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Gold Plunges 1% on Stock Market Rally, COVID-19 Vaccine Candidate

Summary:
Gold futures are slumping more than 1% on Monday as the US stock market rallies to kick off the trading week. The yellow metal had been trading at its best level in one month on bearish sentiment and inflation concerns, but after the US central bank suggested a vaccine will be the only way to initiate a recovery, investors hit the buy button. June gold futures tumbled .30, or 1.27%, to ,734.00 per ounce at 16:59 GMT on Monday on the Comex division of the New York Mercantile Exchange. Gold prices just came off a 3% weekly increase, bringing their year-to-date gains to around 15%. Silver, the sister commodity to gold, is maintaining the momentum it had at the start of the trading session. July silver futures rose %excerpt%.31, or 1.82%, to .38 per ounce. The white metal surged 8% last week

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Gold futures are slumping more than 1% on Monday as the US stock market rallies to kick off the trading week. The yellow metal had been trading at its best level in one month on bearish sentiment and inflation concerns, but after the US central bank suggested a vaccine will be the only way to initiate a recovery, investors hit the buy button.

June gold futures tumbled $22.30, or 1.27%, to $1,734.00 per ounce at 16:59 GMT on Monday on the Comex division of the New York Mercantile Exchange. Gold prices just came off a 3% weekly increase, bringing their year-to-date gains to around 15%.

Silver, the sister commodity to gold, is maintaining the momentum it had at the start of the trading session. July silver futures rose $0.31, or 1.82%, to $17.38 per ounce. The white metal surged 8% last week and shed much of its 2020 decline.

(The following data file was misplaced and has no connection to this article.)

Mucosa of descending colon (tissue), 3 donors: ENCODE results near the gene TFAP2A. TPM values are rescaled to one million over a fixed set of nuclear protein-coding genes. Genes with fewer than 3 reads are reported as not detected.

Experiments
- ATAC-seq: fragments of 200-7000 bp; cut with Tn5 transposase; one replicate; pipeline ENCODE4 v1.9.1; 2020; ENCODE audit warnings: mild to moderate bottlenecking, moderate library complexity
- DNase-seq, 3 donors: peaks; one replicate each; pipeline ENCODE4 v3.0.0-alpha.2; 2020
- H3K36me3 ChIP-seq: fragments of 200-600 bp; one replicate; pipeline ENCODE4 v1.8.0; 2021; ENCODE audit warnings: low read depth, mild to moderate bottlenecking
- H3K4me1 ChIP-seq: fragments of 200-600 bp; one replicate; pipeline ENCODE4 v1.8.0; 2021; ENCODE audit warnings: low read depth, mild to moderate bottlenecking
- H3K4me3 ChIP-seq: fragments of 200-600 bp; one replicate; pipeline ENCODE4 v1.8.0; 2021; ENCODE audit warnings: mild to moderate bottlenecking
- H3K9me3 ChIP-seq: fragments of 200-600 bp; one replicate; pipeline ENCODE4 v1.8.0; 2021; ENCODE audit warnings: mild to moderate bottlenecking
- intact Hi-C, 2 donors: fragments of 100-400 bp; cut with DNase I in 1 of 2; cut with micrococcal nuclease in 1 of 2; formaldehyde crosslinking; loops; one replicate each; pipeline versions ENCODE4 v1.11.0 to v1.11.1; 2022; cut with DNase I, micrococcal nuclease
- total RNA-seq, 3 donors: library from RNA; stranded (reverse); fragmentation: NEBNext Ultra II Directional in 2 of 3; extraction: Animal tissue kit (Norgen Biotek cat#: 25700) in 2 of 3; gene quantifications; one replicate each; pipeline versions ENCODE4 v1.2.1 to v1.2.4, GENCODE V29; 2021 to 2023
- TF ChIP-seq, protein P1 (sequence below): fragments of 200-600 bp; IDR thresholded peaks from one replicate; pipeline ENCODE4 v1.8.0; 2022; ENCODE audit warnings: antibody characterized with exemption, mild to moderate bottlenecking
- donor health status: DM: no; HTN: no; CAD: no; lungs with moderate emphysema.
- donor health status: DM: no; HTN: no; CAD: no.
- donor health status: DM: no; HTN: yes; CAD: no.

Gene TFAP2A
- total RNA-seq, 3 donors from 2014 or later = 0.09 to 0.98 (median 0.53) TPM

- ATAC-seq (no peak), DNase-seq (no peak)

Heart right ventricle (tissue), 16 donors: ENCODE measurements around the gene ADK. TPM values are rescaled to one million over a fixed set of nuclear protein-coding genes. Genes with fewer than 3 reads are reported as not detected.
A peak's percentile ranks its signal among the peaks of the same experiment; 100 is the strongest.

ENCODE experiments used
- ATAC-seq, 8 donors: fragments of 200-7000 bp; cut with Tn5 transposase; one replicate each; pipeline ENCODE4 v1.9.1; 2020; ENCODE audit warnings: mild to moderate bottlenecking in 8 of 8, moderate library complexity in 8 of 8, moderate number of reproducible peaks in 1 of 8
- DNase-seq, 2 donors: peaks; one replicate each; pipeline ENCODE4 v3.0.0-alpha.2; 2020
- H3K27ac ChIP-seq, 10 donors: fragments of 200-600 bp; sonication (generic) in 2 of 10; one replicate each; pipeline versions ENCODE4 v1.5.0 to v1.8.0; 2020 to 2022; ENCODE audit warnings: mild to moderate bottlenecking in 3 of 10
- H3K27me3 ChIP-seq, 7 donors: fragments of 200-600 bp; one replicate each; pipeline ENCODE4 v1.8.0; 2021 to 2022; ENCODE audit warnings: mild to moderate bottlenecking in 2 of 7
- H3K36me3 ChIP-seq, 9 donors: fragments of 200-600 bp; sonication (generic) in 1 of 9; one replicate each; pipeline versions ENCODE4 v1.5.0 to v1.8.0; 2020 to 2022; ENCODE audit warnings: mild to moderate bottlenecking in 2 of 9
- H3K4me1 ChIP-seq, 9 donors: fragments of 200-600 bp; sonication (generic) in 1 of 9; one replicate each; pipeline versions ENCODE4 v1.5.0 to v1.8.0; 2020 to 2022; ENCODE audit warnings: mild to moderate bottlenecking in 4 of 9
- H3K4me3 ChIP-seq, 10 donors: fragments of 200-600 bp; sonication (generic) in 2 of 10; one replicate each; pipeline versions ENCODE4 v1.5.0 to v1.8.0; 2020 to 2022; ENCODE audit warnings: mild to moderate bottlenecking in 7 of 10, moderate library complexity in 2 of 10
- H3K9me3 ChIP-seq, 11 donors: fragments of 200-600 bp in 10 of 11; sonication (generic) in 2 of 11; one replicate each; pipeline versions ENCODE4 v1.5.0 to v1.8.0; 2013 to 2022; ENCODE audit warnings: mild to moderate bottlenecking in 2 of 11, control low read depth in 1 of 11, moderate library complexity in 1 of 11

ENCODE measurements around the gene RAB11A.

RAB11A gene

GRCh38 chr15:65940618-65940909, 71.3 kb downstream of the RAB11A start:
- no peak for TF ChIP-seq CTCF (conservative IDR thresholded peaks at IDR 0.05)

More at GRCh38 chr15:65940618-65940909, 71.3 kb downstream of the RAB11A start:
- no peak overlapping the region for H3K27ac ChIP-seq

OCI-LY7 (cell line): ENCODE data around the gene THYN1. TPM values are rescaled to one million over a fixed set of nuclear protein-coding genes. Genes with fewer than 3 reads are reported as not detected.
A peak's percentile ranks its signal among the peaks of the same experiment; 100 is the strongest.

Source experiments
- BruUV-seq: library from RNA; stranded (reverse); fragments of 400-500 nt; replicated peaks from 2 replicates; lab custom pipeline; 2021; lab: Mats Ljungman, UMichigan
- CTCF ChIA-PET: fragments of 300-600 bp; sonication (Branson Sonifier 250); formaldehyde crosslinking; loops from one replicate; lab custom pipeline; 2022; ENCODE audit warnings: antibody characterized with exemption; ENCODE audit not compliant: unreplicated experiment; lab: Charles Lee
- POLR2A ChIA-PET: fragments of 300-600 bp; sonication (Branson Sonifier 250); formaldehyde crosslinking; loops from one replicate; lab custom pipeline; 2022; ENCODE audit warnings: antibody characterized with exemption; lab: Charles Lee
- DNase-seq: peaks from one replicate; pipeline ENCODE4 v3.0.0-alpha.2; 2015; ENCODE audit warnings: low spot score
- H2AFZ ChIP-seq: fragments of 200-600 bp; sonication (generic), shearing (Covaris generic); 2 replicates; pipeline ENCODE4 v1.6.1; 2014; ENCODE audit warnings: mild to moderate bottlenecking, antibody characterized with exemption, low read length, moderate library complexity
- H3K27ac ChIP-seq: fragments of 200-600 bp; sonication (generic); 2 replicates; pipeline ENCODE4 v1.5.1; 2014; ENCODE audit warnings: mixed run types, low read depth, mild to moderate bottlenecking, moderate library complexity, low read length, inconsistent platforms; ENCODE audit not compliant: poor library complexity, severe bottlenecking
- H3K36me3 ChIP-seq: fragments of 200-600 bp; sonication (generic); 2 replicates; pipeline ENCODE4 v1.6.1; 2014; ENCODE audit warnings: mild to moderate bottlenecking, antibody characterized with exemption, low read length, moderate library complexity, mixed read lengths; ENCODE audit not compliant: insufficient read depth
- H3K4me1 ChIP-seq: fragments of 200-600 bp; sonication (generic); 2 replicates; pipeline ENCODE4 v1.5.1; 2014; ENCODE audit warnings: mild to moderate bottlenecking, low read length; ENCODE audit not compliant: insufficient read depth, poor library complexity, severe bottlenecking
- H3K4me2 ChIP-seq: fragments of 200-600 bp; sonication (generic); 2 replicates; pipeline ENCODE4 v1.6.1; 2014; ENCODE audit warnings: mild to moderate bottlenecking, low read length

The metals market failed to take advantage of the huge drop in the greenback. The US Dollar Index, which measures the buck against a basket of currencies, cratered 0.67% to 99.73, from an opening of 100.40. The dollar had been soaring over the last month as traders poured into the traditional safe-haven asset amid global market uncertainty. A weaker buck is usually good for dollar-denominated commodities because it makes it cheaper for foreign investors to purchase.

Federal Reserve Chair Jerome Powell warned over the weekend that the economic recovery will only happen once a COVID-19 vaccine is developed. A day after he made these remarks, Moderna announced that it has seen positive data and promising results from its early-stage coronavirus vaccine trial.

He also noted that the economy will likely require additional government support for businesses and households for the next six months. What added to market’s bullishness on Monday was his comment about unlimited interventions by the US central bank during and after the COVID-19 pandemic. Powell told CBS’ 60 Minutes:

We’re not out of ammunition by a long shot.

The extreme volatility has subsided since the Fed unleashed quantitative easing infinity, pledging to buy any and all assets that are in trouble. The Eccles Building has expanded its purchasing initiatives to corporate bond exchange-traded funds (ETFs), as well as state and municipal debt. During last week’s press conference, Powell left the door open for further monetary stimulus. The Fed’s balance sheet has risen to just under $7 trillion, and analysts are projecting it will balloon to $10 trillion by the end of the year.

In other metal markets, June copper futures rallied $0.0735, or 3.15%, to $2.404 per pound. June platinum futures tacked on $51.20, or 6.27%, to $868.30 an ounce. June palladium futures soared $172.80, or 9.3%, to $2,030.70 per ounce.

If you have any questions and comments on the commodities today, use the form below to reply.


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Andrew Moran
I am a full-time professional writer. Prior to my self-employment, I worked as a reporter for Digital Journal covering the politics beat and The Toronto Times reporting on the city’s entertainment scene. I currently write mostly about business, marketing and finance

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